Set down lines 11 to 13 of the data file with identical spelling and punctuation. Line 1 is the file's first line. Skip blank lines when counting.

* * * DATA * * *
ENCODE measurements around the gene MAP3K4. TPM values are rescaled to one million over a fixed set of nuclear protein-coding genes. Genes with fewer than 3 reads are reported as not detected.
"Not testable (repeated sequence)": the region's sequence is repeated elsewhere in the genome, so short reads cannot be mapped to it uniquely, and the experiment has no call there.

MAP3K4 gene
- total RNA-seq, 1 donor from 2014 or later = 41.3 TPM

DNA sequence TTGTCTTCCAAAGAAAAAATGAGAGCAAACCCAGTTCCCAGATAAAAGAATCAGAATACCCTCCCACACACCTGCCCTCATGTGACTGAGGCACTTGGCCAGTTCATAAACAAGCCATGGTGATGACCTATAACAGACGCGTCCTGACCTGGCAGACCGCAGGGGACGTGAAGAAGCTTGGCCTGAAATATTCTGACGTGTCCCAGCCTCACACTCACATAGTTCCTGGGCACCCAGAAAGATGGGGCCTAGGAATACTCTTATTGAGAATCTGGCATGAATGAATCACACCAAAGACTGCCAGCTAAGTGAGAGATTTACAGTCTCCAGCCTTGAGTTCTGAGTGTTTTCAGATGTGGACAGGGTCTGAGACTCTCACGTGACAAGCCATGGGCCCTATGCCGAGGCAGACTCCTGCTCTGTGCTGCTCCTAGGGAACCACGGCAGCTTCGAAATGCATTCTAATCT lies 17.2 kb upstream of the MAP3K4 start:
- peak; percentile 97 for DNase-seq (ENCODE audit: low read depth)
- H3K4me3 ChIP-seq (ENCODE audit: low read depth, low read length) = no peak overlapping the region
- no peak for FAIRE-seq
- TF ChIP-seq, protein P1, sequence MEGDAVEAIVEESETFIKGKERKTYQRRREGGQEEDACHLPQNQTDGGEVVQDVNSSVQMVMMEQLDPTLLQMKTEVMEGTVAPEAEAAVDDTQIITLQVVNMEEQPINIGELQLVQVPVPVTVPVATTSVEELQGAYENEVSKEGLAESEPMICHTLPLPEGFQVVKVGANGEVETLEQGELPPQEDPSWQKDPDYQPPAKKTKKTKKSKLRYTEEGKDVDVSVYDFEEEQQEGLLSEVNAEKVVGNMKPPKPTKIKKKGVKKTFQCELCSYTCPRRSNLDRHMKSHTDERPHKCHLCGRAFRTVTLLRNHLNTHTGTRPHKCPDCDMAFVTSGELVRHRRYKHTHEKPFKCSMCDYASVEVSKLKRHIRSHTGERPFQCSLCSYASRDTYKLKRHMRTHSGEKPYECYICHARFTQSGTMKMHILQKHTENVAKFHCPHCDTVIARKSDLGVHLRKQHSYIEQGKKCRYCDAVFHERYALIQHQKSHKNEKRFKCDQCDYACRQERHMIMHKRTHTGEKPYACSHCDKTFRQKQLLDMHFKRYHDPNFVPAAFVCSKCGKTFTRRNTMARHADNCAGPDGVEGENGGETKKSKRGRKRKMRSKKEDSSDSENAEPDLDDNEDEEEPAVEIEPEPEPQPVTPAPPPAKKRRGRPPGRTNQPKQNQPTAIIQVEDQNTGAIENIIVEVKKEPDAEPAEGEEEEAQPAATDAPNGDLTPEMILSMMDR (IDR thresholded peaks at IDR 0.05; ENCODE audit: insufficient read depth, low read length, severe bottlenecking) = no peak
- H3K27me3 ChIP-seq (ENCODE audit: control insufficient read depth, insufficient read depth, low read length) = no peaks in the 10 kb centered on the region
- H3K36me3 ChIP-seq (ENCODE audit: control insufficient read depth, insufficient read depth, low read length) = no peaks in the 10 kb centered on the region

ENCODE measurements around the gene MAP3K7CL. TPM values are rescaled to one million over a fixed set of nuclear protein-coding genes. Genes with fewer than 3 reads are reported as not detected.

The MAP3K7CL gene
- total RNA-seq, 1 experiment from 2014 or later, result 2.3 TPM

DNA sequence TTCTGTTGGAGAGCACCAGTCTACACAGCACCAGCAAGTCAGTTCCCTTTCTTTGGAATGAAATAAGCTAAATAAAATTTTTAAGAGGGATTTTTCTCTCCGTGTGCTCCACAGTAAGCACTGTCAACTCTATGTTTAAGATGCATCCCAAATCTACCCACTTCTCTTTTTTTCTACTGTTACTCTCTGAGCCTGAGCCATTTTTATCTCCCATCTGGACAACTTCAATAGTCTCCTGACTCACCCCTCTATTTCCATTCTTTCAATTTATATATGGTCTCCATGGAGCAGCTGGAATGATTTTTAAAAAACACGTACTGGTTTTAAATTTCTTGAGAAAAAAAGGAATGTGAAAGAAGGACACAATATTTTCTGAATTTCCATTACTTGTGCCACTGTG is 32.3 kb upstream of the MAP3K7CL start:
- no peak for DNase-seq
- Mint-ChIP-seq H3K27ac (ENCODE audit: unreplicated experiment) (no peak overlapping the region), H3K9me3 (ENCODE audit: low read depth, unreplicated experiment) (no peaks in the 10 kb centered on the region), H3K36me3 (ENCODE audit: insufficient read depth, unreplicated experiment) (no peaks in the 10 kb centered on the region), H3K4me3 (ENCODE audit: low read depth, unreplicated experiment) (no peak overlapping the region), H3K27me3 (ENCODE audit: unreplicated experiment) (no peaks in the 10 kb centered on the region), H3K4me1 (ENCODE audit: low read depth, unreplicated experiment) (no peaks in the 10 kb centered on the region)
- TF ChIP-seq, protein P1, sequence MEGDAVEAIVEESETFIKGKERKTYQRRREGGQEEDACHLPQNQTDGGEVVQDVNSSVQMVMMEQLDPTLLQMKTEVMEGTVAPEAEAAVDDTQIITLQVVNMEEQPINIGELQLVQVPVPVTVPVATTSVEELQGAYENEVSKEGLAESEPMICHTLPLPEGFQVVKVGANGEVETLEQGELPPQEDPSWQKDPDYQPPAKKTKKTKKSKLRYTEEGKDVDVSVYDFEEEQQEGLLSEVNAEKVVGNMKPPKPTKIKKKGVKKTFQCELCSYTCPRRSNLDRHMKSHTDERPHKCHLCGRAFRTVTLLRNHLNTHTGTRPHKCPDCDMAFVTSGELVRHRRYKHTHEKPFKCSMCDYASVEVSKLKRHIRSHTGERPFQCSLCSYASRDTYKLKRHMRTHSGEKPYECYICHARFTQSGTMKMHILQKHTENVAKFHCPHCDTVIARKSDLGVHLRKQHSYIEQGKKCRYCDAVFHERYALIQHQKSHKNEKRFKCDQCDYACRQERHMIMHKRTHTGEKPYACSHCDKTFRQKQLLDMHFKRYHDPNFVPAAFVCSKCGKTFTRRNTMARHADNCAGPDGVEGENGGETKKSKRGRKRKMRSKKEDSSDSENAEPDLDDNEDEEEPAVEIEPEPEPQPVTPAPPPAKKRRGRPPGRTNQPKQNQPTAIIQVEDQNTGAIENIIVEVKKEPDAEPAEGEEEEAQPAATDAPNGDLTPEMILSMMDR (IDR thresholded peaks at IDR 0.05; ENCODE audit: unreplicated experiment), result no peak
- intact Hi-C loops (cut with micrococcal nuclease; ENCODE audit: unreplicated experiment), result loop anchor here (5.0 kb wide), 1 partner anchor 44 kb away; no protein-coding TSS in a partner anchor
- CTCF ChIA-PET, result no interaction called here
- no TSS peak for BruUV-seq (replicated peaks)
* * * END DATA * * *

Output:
- H3K36me3 ChIP-seq (ENCODE audit: control insufficient read depth, insufficient read depth, low read length) = no peaks in the 10 kb centered on the region

ENCODE measurements around the gene MAP3K7CL. TPM values are rescaled to one million over a fixed set of nuclear protein-coding genes. Genes with fewer than 3 reads are reported as not detected.

The MAP3K7CL gene